E had four performances in the school play, Wizard of Oz, and a dance recital. She did a great job and it was fun to watch the whole cast of Wizard of Oz. This jr. high class wrote the script, put together the sets, auditioned for the parts, etc. and did a great job! I made the tree costumes and helped a little bit with costumes and makeup (most of her classmates are smart enough to know I’m NOT the right person to do elaborate makeup!).
JB had her kindergarten performance and she was, at long last, VIP in her classroom. This was long-anticipated. Because JB’s birthday is during Thanksgiving week (a short week to begin with and also with minimum days) and because there were two other kids with birthdays within a day or two of hers, she had to wait to be the last kid to be VIP in her entire class, so it was a BIG DEAL.
First we had to host “Bobo” and “Betty”, the class teddy bears for the weekend. We included them in all of our activities and “journaled” (I think elementary school teachers have made this a verb!) about their visit, including photos and hand drawn pictures. Bobo and Betty enjoyed Friday night Shabbat dinner with us, attended Tot Shabbat at our congregation's brand NEW synagogue, and the 113th annual Santa Rosa Rose parade from the luxury of my office balcony.
Then each family member had to visit the classroom and amaze and awe the kids with something about us. JB was asked what she likes most to do with me, and her answer was “go to Starbucks”. Oh, oh. I think we need a life (considering the last time we went to Starbucks was last fall!). Since someone in my profession already visited--my work was deemed "boring", so I did knitting and spindle spinning. Most of the kids got to have their pets visit, but Jazmine is not well-behaved enough to do that. So we took the class pictures of her, instead.
I asked the kids if they knew where yarn comes from and they all answered “the store”. First, I had the kids take apart a piece of yarn to see how it’s constructed. Then I gave them each a small piece of roving to try twisting and plying. Then I showed them other fibers—silk, cotton, etc and showed them what I knit out of those yarns. They seemed to like it, but the next day WG came in with homemade rootbeer and I was passé!
E even made a visit to JB’s classroom. When the teacher asked her what she liked most about her sister, E’s answer was “she’s always happy, even if it is pretty annoying”.
Not a lot of knitting this month. I’m still doing a few rows here and there on the feather and fan stole, but my shoulders have been really giving me problems.
Tag, you're it!
If you've been tagged by me, here are the rules:
Each person tagged gives 7 random facts about themselves. Those tagged need to write in their blogs the 7 facts, as well as the rules of the game. You need to tag 7 others and list their names on your blog. You have to leave those you plan on tagging a note in their comments so they know that they have been tagged and to read your blog.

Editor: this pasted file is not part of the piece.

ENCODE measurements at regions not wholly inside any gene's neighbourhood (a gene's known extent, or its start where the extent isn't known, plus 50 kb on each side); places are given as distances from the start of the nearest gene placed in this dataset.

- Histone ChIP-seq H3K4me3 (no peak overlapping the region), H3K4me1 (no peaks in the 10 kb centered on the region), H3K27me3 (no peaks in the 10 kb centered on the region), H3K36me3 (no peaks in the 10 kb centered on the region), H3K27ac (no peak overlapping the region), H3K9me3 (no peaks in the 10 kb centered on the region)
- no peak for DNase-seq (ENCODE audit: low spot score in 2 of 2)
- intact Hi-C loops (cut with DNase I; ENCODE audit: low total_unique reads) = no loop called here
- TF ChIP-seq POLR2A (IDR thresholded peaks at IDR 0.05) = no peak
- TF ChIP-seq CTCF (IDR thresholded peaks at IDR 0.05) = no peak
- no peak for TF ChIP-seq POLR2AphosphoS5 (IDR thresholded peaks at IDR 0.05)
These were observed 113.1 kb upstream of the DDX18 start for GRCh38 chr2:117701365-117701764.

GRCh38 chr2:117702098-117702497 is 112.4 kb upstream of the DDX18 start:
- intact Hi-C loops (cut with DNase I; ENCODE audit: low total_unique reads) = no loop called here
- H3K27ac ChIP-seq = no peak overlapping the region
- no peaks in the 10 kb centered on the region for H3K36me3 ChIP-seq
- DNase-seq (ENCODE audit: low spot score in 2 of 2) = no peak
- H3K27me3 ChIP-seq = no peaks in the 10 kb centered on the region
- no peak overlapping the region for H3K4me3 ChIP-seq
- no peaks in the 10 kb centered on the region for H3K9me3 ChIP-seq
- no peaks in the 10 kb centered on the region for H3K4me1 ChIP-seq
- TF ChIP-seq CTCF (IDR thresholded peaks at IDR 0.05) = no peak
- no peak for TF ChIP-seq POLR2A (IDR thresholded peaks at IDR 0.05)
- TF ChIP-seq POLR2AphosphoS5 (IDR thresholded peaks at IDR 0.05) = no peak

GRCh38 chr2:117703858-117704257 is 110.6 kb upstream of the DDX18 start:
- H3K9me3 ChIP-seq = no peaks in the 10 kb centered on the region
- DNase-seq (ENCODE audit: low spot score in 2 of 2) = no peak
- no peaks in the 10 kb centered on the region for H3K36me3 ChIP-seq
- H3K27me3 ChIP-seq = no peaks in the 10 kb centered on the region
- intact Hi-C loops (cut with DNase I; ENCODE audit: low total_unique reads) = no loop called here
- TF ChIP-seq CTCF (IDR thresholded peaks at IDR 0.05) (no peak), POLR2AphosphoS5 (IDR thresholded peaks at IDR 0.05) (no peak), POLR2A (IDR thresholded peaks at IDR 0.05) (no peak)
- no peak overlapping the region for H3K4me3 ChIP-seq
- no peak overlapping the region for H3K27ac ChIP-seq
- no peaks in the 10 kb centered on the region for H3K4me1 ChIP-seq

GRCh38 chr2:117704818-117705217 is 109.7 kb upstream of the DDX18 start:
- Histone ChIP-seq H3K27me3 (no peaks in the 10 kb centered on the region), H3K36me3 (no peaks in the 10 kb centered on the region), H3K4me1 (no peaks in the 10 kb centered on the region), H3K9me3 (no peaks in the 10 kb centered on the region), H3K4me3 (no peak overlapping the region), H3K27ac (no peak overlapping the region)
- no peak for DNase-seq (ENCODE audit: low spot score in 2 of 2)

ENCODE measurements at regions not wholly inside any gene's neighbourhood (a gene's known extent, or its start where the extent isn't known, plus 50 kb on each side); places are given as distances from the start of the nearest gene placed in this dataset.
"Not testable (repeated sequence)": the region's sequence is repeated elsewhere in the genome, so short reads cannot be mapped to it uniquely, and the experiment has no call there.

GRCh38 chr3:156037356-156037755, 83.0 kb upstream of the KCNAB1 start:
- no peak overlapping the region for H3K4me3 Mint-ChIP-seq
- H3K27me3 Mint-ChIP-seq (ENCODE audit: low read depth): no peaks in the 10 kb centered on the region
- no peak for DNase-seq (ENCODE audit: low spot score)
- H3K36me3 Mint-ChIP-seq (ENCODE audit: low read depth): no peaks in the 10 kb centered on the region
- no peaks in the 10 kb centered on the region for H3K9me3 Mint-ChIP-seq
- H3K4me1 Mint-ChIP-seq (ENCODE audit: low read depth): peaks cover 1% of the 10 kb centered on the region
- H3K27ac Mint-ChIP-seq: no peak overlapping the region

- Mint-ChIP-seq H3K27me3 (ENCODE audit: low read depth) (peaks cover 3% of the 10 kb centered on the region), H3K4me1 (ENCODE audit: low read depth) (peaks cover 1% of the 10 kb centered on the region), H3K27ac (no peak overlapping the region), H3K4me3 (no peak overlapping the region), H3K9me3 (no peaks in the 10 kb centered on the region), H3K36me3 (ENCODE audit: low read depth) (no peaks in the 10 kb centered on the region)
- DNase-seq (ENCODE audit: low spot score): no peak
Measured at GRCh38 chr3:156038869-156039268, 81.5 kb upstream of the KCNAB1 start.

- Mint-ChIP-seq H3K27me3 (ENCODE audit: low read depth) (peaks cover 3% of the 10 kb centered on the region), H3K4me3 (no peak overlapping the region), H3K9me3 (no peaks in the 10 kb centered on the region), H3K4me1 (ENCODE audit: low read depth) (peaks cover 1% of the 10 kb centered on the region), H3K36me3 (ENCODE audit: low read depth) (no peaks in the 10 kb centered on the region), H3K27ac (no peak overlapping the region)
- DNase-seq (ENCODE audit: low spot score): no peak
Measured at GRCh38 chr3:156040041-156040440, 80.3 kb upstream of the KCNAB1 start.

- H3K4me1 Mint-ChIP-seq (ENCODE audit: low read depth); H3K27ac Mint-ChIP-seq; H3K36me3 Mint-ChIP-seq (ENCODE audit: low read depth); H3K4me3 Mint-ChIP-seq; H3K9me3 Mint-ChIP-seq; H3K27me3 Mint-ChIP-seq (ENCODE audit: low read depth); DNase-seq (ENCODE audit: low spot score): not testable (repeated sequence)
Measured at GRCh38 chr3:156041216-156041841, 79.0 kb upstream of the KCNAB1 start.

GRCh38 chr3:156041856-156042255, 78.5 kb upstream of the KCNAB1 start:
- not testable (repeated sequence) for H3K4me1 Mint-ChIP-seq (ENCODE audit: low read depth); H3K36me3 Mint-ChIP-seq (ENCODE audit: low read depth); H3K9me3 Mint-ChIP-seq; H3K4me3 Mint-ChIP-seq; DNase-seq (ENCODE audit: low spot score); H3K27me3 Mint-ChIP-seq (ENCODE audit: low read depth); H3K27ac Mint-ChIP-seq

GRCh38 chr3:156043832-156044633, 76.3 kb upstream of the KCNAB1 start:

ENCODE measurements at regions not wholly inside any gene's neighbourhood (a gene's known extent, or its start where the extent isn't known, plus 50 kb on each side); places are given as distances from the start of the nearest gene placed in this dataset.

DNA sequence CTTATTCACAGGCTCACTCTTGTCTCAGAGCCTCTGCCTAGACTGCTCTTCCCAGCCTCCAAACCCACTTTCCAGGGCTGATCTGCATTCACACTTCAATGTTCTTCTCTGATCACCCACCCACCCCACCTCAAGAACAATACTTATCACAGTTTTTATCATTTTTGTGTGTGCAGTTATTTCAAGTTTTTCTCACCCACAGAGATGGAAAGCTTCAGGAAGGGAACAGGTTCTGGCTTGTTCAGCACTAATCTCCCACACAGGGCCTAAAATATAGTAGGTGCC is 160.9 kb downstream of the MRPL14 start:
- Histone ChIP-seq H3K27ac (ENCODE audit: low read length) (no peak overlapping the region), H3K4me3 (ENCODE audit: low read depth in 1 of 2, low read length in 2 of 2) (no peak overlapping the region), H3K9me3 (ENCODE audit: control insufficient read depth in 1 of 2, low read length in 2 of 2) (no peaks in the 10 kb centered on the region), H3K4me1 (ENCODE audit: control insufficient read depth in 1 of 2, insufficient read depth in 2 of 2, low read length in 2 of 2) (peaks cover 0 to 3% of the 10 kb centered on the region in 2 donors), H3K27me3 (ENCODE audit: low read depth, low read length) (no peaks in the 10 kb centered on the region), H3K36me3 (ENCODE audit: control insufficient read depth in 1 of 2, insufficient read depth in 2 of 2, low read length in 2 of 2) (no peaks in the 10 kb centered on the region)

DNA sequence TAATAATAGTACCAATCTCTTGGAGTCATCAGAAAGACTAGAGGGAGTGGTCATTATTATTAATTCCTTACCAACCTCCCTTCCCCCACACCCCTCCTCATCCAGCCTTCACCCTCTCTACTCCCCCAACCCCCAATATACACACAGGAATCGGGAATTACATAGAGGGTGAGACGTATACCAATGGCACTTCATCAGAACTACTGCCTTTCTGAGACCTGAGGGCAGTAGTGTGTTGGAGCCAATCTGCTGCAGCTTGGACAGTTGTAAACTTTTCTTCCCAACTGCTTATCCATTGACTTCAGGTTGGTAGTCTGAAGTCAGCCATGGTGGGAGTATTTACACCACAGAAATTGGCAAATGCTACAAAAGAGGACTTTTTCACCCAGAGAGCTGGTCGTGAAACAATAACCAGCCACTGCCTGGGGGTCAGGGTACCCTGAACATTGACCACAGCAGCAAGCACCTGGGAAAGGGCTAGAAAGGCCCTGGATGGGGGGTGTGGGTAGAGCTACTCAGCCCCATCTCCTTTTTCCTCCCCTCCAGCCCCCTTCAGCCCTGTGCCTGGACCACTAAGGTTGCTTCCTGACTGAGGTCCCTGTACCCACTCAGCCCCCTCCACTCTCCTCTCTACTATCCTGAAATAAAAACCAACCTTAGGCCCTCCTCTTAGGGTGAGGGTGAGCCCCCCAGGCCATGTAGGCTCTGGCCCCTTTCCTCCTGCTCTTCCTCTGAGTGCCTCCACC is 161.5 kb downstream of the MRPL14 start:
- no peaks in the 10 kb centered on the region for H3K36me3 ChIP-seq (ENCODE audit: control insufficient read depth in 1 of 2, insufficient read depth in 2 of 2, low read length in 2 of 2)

1. I am a very smart woman. I know this because I was smart enough to wait for the right person to come along, and even smarter that I recognized him right away and married him.
2. I grew up on the island of Okinawa, which is now part of Japan. I didn’t appreciate it very much then, but now I wish I could go back and see it again.
3. When we lived on Okinawa, we had a maid (sounds elitist now, but all the American civilians stationed there had one). She crocheted lacy doilies with an impossibly small steel hook. I wanted to crochet too, so she gave me a hook and some thread when I was about 6. I managed-- after weeks of work--an impossibly tight chain of about 12 stitches. I crocheted a little in high school and college.
4. My aunt from Florida came to visit when I was about 14. When she was there, I got very sick and had to stay in bed for about 2 weeks. She taught me to knit and I knit a small square for an afghan—never knit any of the other squares, so it was a very small afghan! I thought it was great, but I didn’t pick up the needles again for many years.
5. My husband and I moved to the Big Island of Hawaii shortly after marrying. I was “underemployed” there and had a lot of time to do crafts. Somehow I got the knitting bug—even though it was really too warm to wear knits or enjoy knitting. I seriously contemplated getting a knitting machine—they were actually pretty popular there. I knit a few small things there, but really didn’t know what I was doing. It was unpleasant knitting with wool and acrylic in the sticky heat.
6. We moved back to Northern California shortly before my first daughter was born. She was born in the middle of December and it was cold. So I got some (acrylic) yarn, some needles, and a Leisure Art book and knit her a cute little cap. The knitting bug had bitten, and I’ve never looked back.
7. I have more needles, patterns in books and magazines, and yarn than I can ever expect to knit in a single lifetime. Or two, or three. I think I’m going to incorporate what should happen to my knitting stuff into my will.